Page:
I have been interested in, and writing about, microservers since 2007. Microservers can be built using any instruction set architecture but I’m particularly interested in ARM processors and their application to server-side workloads. Today Advanced Micro Devices announced they are going to build an ARM CPU targeting the server market. This will be 4-core, 64 bit, more than 2Ghz part that is expected to sample in 2013 and ship in volume in early 2014.
AMD is far from new to microserver market. In fact, much of my past work on microservers has been AMD-powered. What’s different today is that AMD is applying their server processor skills while, at the same time, leveraging the massive ARM processor ecosystem. ARM processors power Apple iPhones, Samsung smartphones, tablets, disk drives, and applications you didn’t even know had computers in them.
The defining characteristic of server processor selection is to focus first and most on raw CPU performance and accept the high cost and high-power consumption that follows from that goal. The defining characteristic of Microservers is we leverage the high-volume client and connected device ecosystem and make a CPU selection on the basis of price/performance and power/performance with an emphasis on building balanced servers. The case for microservers is anchored upon these 4 observations:
· Volume economics: Rather than draw on the small-volume economics of the server market, with Microservers we leverage the massive volume economics of the smart device world driven by cell phones, tablets, and clients. To give some scale to this observation, IDC reports that there were 7.6M server units sold in 2010. ARM reports that there were 6.1B Arm processors shipped last year. The connected and embedded device market volumes are 1000x larger than that of the server market and the performance gap is shrinking rapidly. Semiconductor analyst Semicast estimates that by 2015 there will be 2 ARM processors for every person in the world. In 2010, ARM reported that, on average, there were 2.5 ARM-based processors in each Smartphone. The connected and embedded device market is 1000x that of that of the server world.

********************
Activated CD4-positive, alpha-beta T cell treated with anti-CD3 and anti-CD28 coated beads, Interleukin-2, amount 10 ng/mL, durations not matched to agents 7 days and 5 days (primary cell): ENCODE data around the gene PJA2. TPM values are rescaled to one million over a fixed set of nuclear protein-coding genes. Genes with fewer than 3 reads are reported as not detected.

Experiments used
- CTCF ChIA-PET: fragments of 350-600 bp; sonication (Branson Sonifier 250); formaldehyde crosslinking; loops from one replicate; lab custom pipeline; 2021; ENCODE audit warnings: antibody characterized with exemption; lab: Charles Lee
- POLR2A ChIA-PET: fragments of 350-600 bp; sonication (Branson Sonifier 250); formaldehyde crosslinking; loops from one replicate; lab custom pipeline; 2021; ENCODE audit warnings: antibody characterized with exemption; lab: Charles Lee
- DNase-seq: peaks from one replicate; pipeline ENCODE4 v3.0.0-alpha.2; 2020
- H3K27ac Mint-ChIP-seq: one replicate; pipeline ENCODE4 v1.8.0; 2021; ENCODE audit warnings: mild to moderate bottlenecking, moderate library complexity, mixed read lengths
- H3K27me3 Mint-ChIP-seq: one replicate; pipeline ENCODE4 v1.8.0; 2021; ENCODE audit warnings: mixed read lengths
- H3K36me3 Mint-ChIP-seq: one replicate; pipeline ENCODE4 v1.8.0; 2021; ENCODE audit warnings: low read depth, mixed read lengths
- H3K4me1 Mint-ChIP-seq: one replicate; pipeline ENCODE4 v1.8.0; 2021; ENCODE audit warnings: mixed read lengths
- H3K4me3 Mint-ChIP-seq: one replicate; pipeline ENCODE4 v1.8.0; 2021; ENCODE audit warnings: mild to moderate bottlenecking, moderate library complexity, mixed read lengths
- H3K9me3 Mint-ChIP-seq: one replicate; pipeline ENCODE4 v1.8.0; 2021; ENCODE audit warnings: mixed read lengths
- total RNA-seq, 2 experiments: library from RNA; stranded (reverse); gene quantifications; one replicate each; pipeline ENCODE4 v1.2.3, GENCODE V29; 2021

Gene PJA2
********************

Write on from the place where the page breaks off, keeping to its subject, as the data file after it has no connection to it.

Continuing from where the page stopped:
Having watched and participated in our industry for nearly 3 decades, one reality seems to dominate all others: high-volume economics drives innovation and just about always wins. As an example, IBM mainframes ran just about every important server-side workload in the mid-80s. But, they were largely swept aside by higher-volume RISC servers running UNIX. At the time I loved RISC systems – databases systems would just scream on them and they offered customers excellent price/performance. But, the same trend played out again. The higher-volume X86 processors from the client world swept the superior raw performing RISC systems aside.